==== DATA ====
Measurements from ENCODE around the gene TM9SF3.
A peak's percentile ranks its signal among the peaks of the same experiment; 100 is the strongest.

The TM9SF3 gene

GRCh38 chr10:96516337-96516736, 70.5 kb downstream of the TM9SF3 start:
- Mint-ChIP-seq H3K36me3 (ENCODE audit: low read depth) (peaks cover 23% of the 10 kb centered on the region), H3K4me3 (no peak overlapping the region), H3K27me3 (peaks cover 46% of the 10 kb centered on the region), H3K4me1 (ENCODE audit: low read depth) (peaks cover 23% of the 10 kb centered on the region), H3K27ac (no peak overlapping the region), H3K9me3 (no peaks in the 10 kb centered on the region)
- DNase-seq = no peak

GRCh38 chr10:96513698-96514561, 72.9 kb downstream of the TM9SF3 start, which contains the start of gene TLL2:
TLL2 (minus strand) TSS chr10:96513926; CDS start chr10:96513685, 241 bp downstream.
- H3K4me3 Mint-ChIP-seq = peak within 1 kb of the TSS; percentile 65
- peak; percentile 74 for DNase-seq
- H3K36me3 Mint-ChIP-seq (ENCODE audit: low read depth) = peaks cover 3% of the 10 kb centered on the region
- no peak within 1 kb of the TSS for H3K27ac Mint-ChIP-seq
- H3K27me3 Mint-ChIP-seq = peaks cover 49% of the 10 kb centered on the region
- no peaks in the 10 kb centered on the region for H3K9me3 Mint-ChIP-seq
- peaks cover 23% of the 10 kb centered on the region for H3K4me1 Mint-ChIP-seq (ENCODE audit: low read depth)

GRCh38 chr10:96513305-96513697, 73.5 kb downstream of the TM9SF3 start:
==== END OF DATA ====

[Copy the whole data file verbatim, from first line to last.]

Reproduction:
Measurements from ENCODE around the gene TM9SF3.
A peak's percentile ranks its signal among the peaks of the same experiment; 100 is the strongest.

The TM9SF3 gene

GRCh38 chr10:96516337-96516736, 70.5 kb downstream of the TM9SF3 start:
- Mint-ChIP-seq H3K36me3 (ENCODE audit: low read depth) (peaks cover 23% of the 10 kb centered on the region), H3K4me3 (no peak overlapping the region), H3K27me3 (peaks cover 46% of the 10 kb centered on the region), H3K4me1 (ENCODE audit: low read depth) (peaks cover 23% of the 10 kb centered on the region), H3K27ac (no peak overlapping the region), H3K9me3 (no peaks in the 10 kb centered on the region)
- DNase-seq = no peak

GRCh38 chr10:96513698-96514561, 72.9 kb downstream of the TM9SF3 start, which contains the start of gene TLL2:
TLL2 (minus strand) TSS chr10:96513926; CDS start chr10:96513685, 241 bp downstream.
- H3K4me3 Mint-ChIP-seq = peak within 1 kb of the TSS; percentile 65
- peak; percentile 74 for DNase-seq
- H3K36me3 Mint-ChIP-seq (ENCODE audit: low read depth) = peaks cover 3% of the 10 kb centered on the region
- no peak within 1 kb of the TSS for H3K27ac Mint-ChIP-seq
- H3K27me3 Mint-ChIP-seq = peaks cover 49% of the 10 kb centered on the region
- no peaks in the 10 kb centered on the region for H3K9me3 Mint-ChIP-seq
- peaks cover 23% of the 10 kb centered on the region for H3K4me1 Mint-ChIP-seq (ENCODE audit: low read depth)

GRCh38 chr10:96513305-96513697, 73.5 kb downstream of the TM9SF3 start: